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Substance, symbols, and hope
Author: Andra Gillespie

The election of Barack Obama was a milestone in US history with tremendous symbolic importance for the black community. But was this symbolism backed up by substance? Did ordinary black people really benefit under the first black president?

This is the question that Andra Gillespie sets out to answer in Race and the Obama Administration. Using a variety of methodological techniques—from content analysis of executive orders to comparisons of key indicators, such as homeownership and employment rates under Clinton, Bush, and Obama— the book charts the progress of black causes and provides valuable perspective on the limitations of presidential power in addressing issues of racial inequality. Gillespie uses public opinion data to investigate the purported disconnect between Obama’s performance and his consistently high ratings among black voters, asking how far the symbolic power of the first black family in the White House was able to compensate for the compromises of political office.

Scholarly but accessible, Race and the Obama Administration will be of interest to students and lecturers in US politics and race studies, as well as to general readers who want to better understand the situation of the black community in the US today and the prospects for its improvement.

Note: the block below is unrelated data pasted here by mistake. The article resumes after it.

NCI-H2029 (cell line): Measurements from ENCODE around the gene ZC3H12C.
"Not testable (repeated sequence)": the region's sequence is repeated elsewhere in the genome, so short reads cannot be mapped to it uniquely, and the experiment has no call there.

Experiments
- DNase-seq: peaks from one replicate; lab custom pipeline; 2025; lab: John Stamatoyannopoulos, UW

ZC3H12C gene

Bodies and environments in Italy and England

This book explores whether early modern people cared about their health, and what did it mean to lead a healthy life in Italy and England. According to the Galenic-Hippocratic tradition, 'preservative' medicine was one of the three central pillars of the physician's art. Through a range of textual evidence, images and material artefacts, the book documents the profound impact which ideas about healthy living had on daily practices as well as on intellectual life and the material world in Italy and England. Staying healthy and health conservation was understood as depending on the careful management of the six 'Non-Naturals': the air one breathed, food and drink, excretions, sleep, exercise and repose, and the 'passions of the soul'. The book provides fresh evidence about the centrality of the Non-Naturals in relation to groups whose health has not yet been investigated in works about prevention: babies, women and convalescents. Pregnancy constituted a frequent physical state for many women of the early modern European aristocracy. The emphasis on motion and rest, cleansing the body, and improving the mental and spiritual states made a difference for the aristocratic woman's success in the trade of frequent pregnancy and childbirth. Preventive advice was not undifferentiated, nor simply articulated by individual complexion. Examining the roles of the Non-Naturals, the book provides a more holistic view of convalescent care. It also deals with the paradoxical nature of perceptions about the Neapolitan environment and the way in which its airs were seen to affect human bodies and health.